The path to sustainability is vague and winding

Kursens sjunde vecka handlade om Measuring sustainability och innehöll den tredje och sista inlämningsuppgifter. Här kommer den.


In Module 1, we discussed how we would know if the world is on an unsustainable path. I would like you to revisit this idea now. Has your perspective changed as a consequence of what you have learned? Using the concepts and language we have examined in the course to write a concise response to the question: Are we on a sustainable path? Reference a news item or current event that has occurred since you started this course to illustrate your position (do not forget to include a link or citation to your source).

In the beginning of this course I thought I had a fairly good idea about sustainability and what we need to do to live a sustainable future. But, I now understand I wasn’t really close to knowing what it’s all about. The subject of sustainability is covering much more than I thought.

However, I don’t think I changed my opinion about us succeeding in creating a sustainable future, and I still don’t think we’re on the path to sustainability quite yet. But I have learned a lot of new ways to find the path and evidently we have the map to find it and the knowledge to follow it.

Just the other day, on 27th September, the Dutch environmental assessment agency, NEAA, published their latest report regarding green house gas (GHG) emissions [1]. They report that the global GHG emissions increased during 2016, but the CO2 emissions is stable or even decreasing in the five largest emitting countries plus European Union [2]. Only India is increasing among them. The decrease of CO2 emission is despite increased population and that is really good news.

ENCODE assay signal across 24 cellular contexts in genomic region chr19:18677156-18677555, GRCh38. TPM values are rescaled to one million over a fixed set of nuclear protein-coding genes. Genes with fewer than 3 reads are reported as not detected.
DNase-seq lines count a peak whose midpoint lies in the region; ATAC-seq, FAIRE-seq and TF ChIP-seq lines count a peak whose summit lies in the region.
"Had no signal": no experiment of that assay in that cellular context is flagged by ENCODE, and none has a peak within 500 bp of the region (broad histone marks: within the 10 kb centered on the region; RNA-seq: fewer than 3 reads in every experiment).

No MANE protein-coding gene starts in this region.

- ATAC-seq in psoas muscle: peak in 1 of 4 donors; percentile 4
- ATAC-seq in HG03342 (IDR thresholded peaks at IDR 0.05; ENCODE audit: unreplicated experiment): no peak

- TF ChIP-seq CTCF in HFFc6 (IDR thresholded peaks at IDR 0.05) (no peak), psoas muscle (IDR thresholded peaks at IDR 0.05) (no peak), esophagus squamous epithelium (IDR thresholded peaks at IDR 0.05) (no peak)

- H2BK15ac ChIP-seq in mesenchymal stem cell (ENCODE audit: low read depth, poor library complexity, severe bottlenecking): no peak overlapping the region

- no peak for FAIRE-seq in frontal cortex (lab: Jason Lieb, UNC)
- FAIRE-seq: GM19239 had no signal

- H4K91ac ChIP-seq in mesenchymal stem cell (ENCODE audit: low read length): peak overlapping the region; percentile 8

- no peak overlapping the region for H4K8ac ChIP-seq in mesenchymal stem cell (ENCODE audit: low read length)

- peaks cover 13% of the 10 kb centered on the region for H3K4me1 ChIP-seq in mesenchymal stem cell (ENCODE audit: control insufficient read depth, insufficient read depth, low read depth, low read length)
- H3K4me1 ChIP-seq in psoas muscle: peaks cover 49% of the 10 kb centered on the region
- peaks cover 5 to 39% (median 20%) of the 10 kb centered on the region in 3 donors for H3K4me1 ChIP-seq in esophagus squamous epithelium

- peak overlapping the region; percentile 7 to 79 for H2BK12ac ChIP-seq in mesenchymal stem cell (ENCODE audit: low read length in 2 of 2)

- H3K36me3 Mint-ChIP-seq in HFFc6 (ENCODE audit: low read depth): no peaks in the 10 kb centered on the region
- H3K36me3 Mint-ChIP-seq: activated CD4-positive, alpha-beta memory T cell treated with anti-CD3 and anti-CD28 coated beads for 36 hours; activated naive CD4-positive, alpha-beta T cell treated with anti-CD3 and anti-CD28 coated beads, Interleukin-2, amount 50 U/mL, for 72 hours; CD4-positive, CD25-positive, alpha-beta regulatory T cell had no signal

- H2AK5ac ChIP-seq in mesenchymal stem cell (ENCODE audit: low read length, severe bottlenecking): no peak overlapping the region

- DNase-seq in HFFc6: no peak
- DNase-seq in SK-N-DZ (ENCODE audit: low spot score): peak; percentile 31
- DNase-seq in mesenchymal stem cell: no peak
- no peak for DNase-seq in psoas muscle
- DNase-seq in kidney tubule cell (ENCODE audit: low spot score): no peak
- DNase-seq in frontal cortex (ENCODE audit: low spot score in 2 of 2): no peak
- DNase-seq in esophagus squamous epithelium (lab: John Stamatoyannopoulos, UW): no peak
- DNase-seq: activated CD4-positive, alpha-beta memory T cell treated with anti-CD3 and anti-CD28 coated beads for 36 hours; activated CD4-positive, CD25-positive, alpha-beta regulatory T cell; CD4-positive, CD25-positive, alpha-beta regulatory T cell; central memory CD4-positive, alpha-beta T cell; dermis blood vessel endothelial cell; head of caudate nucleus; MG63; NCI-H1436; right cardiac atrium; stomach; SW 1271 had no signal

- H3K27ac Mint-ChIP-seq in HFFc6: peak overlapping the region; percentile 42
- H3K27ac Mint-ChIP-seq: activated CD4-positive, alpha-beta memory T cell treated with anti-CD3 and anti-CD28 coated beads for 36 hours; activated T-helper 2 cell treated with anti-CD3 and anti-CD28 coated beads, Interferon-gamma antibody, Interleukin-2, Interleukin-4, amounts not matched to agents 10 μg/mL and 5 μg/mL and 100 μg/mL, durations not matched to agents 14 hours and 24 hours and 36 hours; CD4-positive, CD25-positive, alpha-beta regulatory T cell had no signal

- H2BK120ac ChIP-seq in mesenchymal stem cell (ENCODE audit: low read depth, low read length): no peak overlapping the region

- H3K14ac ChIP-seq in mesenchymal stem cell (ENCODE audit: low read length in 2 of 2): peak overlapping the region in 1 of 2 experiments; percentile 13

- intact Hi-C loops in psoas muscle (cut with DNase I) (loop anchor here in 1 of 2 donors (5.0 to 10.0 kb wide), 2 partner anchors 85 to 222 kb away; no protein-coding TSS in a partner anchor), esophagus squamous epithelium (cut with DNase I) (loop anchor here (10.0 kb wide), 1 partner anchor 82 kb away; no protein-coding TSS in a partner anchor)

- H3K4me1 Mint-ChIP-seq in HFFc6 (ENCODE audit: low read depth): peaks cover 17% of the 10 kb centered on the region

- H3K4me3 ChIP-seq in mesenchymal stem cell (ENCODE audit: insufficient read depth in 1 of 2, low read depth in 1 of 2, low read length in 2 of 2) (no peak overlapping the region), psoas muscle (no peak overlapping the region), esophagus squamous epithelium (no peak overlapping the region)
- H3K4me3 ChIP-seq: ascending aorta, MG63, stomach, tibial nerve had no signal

The report also tells that global emissions of non-CO2 emissions increase and a large contributor is methane (NH4) which, among other things, occurs during production of fossil fuels (28%). So if we abandon fossil fuels the decreased production will decrease emissions drastically and perhaps a transition from developing to developed countries with increased meat consumption might fit within today’s volume.

However, we need to do more than just decreasing GHG emission. According to Earth Overshoot Day [3] we are currently using 1.7 earths which obviously isn’t sustainable. We need to consume more efficiently and from the sustainable consumption equation [4] one can see the impact of continuous non-improved consumption patterns.

If we help the developing countries to use the experience from our failures they will be able to skip a lot of environmentally bad steps by using technology, high yield farming, fossil free (energy) production and more. And if the prediction of faster demographic transitions in developing countries will come true we won’t be as many people to feed by mid-century as expected by the UN.

All together, we are on the way to or even at the beginning of the path to sustainability but we need to pick up speed to cover some distance in time. And it’s quite possible.


[1] The article – Greenhouse gas emission levels continued to rise in 2016:

[2] The trend report – Trends in global CO2 and total greenhouse gas emissions:

[3] World Overshoot Day

[4] SI = P x C/P x I/C


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